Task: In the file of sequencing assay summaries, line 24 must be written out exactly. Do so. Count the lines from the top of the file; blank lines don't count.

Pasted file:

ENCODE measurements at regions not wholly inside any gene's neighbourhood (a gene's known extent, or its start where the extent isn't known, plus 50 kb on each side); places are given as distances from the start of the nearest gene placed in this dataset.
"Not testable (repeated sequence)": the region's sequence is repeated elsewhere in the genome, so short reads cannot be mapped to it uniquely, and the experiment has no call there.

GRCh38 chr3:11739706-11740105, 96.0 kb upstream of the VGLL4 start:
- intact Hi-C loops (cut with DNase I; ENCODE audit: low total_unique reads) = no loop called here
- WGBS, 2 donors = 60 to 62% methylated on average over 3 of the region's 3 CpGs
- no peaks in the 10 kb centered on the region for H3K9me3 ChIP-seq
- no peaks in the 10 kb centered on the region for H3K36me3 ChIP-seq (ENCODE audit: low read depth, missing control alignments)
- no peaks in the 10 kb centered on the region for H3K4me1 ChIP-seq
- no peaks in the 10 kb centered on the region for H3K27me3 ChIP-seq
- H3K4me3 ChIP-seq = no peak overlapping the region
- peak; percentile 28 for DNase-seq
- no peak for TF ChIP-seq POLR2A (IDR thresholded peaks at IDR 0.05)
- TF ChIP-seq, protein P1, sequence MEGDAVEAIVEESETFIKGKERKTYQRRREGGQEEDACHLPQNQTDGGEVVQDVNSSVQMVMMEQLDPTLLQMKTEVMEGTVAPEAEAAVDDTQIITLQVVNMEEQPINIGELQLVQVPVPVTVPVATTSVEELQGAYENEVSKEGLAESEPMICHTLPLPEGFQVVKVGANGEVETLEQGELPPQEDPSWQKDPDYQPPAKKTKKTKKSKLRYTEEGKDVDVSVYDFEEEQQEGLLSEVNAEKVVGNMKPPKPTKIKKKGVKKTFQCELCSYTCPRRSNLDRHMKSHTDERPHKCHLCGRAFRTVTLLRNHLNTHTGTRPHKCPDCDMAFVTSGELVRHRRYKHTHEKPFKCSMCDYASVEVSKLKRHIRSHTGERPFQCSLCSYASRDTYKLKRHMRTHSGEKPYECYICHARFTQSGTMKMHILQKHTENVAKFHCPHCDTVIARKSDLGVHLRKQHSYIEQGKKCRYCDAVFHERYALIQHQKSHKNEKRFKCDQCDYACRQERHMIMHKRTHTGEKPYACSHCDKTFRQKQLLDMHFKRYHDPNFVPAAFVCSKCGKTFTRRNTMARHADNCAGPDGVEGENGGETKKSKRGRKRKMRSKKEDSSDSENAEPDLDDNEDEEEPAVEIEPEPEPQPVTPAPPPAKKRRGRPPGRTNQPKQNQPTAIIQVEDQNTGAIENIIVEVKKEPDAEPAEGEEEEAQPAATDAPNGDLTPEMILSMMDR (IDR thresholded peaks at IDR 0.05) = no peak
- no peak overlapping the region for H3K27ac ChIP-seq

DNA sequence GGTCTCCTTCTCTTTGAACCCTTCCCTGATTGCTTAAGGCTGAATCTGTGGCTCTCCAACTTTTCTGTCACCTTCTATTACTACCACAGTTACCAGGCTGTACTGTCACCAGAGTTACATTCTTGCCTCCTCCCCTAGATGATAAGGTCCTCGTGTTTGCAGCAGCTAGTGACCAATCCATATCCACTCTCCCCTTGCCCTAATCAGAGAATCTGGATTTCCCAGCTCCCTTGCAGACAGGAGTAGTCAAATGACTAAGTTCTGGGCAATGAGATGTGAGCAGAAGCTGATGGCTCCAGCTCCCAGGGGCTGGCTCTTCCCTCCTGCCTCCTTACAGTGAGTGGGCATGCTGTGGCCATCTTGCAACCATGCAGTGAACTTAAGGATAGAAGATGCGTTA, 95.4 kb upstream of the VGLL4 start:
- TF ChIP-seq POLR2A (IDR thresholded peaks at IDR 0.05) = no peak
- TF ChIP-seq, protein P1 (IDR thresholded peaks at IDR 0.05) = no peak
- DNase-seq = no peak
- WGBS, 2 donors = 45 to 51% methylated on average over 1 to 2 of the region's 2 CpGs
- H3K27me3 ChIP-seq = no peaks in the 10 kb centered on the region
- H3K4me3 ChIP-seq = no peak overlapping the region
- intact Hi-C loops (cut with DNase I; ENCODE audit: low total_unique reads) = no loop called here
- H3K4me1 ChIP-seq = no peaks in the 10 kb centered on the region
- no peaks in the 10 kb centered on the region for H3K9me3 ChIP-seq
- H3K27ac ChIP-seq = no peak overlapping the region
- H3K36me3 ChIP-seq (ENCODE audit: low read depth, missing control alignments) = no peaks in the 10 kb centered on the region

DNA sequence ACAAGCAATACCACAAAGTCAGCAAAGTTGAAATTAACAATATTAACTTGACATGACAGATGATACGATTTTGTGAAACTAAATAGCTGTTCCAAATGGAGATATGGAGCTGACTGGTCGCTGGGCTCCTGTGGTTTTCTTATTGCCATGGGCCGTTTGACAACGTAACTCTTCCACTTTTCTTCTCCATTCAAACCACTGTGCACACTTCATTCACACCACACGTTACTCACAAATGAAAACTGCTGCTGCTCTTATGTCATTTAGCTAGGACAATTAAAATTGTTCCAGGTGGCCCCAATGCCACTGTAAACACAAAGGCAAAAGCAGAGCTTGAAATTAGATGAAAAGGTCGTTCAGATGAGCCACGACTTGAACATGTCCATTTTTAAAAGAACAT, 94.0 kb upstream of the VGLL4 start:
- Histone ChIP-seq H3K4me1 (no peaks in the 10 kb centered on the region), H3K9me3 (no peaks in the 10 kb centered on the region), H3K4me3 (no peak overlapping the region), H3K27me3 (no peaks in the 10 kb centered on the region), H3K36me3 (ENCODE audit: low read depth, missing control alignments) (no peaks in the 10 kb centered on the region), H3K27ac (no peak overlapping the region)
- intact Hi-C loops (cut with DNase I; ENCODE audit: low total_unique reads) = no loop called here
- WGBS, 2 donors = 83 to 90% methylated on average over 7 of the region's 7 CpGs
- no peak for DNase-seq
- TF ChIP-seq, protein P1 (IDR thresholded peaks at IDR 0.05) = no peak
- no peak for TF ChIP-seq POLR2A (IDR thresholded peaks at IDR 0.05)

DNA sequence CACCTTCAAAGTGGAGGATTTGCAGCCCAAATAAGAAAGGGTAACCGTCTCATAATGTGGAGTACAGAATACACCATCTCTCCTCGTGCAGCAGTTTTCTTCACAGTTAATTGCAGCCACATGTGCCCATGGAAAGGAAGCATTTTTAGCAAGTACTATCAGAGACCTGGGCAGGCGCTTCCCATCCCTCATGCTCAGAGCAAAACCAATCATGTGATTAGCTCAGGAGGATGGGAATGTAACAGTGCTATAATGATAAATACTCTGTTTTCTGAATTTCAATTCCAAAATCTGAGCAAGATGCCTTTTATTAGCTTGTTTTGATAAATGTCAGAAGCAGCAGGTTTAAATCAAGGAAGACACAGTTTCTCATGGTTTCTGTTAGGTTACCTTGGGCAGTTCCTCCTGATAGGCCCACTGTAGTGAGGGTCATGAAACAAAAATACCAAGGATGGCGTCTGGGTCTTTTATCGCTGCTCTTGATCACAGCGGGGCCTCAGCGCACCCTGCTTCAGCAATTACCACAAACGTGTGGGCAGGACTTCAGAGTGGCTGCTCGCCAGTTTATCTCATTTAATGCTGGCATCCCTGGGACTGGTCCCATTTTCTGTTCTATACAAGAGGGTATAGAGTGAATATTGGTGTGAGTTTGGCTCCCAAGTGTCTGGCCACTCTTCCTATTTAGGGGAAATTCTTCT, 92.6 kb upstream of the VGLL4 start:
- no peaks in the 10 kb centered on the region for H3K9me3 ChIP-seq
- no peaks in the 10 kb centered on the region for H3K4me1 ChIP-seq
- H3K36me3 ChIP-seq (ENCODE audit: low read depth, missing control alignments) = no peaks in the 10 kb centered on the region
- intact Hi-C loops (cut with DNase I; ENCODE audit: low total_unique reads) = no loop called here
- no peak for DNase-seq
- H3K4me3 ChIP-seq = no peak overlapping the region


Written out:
- no peaks in the 10 kb centered on the region for H3K9me3 ChIP-seq